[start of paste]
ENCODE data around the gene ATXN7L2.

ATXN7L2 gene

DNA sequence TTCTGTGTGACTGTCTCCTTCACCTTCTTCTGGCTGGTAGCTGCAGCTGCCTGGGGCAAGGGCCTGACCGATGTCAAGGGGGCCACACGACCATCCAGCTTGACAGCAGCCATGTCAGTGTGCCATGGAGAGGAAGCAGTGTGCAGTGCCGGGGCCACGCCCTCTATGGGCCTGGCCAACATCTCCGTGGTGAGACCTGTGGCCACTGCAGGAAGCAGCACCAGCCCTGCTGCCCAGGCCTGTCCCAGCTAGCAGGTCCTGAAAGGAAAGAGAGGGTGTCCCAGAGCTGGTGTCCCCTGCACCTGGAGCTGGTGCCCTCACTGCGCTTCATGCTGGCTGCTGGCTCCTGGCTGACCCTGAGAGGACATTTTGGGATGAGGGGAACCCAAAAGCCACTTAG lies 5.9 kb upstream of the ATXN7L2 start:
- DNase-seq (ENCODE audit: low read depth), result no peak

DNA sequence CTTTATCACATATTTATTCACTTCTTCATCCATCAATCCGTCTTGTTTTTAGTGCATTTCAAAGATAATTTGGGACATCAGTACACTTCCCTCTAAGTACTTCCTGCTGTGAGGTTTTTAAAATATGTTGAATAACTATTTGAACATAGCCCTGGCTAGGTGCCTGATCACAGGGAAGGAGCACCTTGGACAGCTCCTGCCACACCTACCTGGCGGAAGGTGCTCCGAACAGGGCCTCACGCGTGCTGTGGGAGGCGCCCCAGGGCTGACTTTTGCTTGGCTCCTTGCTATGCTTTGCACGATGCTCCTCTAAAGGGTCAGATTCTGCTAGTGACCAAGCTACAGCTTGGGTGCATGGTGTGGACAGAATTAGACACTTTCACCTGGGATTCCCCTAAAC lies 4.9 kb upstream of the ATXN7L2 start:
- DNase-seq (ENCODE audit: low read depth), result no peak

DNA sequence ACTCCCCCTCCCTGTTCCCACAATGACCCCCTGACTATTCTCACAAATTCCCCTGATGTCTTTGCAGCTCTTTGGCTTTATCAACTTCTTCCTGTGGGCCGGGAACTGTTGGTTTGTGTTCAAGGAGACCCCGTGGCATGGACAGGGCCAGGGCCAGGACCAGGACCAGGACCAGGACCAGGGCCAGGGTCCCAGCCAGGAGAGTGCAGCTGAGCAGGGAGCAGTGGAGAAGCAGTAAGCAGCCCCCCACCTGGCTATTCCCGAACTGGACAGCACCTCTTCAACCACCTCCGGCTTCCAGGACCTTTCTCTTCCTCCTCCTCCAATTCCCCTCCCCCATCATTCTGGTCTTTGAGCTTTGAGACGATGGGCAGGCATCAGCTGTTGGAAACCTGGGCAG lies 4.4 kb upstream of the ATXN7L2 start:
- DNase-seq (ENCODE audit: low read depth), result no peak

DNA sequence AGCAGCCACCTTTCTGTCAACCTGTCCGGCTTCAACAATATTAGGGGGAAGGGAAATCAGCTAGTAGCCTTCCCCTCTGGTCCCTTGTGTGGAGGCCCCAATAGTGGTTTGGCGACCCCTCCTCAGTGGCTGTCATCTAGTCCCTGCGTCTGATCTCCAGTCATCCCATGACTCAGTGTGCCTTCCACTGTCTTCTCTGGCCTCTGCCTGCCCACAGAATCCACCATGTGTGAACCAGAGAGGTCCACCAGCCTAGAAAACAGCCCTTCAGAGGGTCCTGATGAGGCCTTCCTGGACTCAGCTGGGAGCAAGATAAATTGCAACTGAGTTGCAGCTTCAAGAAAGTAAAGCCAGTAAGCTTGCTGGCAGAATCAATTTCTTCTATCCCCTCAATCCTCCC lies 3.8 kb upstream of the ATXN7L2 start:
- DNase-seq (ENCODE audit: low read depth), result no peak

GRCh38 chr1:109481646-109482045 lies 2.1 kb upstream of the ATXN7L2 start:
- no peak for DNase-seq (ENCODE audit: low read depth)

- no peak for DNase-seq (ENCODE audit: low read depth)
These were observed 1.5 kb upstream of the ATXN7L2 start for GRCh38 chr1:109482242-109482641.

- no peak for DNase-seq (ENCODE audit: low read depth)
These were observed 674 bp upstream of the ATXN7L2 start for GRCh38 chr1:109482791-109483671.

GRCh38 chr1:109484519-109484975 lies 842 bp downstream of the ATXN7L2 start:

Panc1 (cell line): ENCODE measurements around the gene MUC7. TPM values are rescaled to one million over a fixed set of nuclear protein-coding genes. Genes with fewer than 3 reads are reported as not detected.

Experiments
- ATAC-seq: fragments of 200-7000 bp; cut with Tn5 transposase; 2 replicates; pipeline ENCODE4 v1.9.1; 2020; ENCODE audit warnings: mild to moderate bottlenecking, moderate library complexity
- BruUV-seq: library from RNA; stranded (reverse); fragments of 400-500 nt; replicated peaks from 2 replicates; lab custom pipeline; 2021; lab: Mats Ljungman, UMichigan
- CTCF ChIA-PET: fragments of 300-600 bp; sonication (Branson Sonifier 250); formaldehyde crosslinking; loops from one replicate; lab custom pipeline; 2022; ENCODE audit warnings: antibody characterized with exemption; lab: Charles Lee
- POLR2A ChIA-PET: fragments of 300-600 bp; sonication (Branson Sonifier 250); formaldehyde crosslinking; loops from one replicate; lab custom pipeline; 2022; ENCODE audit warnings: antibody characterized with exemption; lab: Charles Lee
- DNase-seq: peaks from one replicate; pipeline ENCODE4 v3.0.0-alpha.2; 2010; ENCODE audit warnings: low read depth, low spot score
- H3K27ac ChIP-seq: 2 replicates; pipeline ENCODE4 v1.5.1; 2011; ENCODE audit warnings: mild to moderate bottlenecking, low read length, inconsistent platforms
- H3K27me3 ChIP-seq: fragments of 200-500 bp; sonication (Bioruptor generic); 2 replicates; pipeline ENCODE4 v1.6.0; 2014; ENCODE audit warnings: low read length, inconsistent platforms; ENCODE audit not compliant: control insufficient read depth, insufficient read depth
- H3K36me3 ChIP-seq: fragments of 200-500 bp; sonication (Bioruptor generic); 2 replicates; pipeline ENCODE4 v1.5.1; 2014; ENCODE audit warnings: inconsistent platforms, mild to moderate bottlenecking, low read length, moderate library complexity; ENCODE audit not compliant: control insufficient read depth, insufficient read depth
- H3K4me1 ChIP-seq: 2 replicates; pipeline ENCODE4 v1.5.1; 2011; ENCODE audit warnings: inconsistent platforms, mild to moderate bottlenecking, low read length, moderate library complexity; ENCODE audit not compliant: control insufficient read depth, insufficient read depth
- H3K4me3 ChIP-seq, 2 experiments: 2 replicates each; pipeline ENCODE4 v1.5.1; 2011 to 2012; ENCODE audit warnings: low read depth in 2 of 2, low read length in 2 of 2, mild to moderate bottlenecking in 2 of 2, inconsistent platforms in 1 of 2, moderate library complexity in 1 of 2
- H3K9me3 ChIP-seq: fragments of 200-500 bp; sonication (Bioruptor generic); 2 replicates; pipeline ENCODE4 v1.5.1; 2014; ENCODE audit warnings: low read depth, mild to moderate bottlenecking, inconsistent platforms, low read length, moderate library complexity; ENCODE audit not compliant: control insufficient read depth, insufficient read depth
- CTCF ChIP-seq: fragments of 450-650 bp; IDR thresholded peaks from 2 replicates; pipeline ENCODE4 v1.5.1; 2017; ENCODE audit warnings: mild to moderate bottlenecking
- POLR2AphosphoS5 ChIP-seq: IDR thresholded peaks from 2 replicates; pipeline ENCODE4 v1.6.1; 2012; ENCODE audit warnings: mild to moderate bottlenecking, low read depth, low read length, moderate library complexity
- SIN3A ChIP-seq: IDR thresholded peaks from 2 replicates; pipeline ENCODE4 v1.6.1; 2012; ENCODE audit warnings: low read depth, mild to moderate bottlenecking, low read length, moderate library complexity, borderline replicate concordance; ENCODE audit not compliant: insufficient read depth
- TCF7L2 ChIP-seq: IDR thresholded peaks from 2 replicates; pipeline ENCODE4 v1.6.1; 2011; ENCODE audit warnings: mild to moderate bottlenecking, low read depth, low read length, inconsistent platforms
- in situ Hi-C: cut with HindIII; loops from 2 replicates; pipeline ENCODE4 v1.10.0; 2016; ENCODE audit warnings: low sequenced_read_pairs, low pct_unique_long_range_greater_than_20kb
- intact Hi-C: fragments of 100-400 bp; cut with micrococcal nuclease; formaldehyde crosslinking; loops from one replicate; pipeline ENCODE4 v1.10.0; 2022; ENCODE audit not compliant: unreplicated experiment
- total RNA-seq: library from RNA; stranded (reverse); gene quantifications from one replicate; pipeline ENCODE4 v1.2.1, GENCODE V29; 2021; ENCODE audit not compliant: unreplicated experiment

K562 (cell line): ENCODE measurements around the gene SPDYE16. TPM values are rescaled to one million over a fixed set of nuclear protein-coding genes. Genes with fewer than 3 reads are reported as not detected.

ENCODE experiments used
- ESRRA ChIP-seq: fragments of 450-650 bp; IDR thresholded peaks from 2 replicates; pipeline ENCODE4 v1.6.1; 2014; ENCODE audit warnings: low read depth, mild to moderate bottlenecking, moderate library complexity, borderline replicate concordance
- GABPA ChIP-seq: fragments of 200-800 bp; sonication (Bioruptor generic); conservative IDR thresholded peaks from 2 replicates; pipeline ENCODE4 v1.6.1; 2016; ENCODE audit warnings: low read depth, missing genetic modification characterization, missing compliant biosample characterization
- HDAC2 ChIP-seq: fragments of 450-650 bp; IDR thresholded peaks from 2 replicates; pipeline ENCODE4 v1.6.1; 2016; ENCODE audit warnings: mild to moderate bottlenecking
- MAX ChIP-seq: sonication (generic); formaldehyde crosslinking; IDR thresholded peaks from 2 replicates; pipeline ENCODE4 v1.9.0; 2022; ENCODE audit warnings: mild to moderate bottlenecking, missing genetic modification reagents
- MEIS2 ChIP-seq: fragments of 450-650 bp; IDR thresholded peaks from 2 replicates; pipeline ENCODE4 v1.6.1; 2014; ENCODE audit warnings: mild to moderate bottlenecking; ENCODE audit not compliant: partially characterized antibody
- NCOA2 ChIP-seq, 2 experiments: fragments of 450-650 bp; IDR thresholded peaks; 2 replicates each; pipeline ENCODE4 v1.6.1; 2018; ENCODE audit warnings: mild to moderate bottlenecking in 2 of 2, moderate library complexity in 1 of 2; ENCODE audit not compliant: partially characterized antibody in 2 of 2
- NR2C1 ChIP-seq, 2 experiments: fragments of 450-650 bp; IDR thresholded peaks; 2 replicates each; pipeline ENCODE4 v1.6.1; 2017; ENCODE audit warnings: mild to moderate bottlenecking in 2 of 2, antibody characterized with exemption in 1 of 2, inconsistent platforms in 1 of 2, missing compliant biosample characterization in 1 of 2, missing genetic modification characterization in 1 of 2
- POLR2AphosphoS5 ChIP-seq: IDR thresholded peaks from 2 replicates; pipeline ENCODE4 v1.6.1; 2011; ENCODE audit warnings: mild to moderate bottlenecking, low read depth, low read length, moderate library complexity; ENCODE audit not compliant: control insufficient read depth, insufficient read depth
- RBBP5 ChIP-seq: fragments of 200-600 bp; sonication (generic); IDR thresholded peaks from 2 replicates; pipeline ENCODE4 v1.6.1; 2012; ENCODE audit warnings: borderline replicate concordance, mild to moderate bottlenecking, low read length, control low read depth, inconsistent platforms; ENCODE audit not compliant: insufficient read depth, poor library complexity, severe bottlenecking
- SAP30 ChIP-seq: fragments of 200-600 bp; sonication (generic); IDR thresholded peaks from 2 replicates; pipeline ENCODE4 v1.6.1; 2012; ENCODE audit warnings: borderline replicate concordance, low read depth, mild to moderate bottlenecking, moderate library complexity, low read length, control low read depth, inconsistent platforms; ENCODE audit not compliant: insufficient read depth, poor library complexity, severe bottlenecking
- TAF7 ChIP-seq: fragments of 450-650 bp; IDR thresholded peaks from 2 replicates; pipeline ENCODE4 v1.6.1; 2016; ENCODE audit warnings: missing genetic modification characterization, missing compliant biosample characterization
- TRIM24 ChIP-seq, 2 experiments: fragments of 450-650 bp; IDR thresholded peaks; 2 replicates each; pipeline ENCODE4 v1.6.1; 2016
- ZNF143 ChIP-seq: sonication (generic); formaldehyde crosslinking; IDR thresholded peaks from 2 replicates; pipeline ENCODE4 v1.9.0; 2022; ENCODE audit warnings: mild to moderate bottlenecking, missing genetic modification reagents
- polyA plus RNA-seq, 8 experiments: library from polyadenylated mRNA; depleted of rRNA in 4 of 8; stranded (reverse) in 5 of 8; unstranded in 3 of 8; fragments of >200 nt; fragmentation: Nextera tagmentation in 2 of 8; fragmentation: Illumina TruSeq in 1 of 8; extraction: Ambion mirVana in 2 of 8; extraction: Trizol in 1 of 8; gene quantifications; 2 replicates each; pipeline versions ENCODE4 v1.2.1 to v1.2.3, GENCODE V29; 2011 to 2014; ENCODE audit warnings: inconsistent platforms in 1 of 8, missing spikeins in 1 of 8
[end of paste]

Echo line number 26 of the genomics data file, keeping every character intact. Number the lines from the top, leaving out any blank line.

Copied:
- H3K27me3 ChIP-seq: fragments of 200-500 bp; sonication (Bioruptor generic); 2 replicates; pipeline ENCODE4 v1.6.0; 2014; ENCODE audit warnings: low read length, inconsistent platforms; ENCODE audit not compliant: control insufficient read depth, insufficient read depth